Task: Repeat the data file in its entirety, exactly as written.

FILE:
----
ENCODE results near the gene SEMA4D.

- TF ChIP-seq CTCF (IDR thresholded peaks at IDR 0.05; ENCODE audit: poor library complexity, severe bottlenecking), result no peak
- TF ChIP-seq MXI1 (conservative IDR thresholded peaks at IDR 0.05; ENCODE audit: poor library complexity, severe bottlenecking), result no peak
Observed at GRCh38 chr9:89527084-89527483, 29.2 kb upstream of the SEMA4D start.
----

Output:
ENCODE results near the gene SEMA4D.

- TF ChIP-seq CTCF (IDR thresholded peaks at IDR 0.05; ENCODE audit: poor library complexity, severe bottlenecking), result no peak
- TF ChIP-seq MXI1 (conservative IDR thresholded peaks at IDR 0.05; ENCODE audit: poor library complexity, severe bottlenecking), result no peak
Observed at GRCh38 chr9:89527084-89527483, 29.2 kb upstream of the SEMA4D start.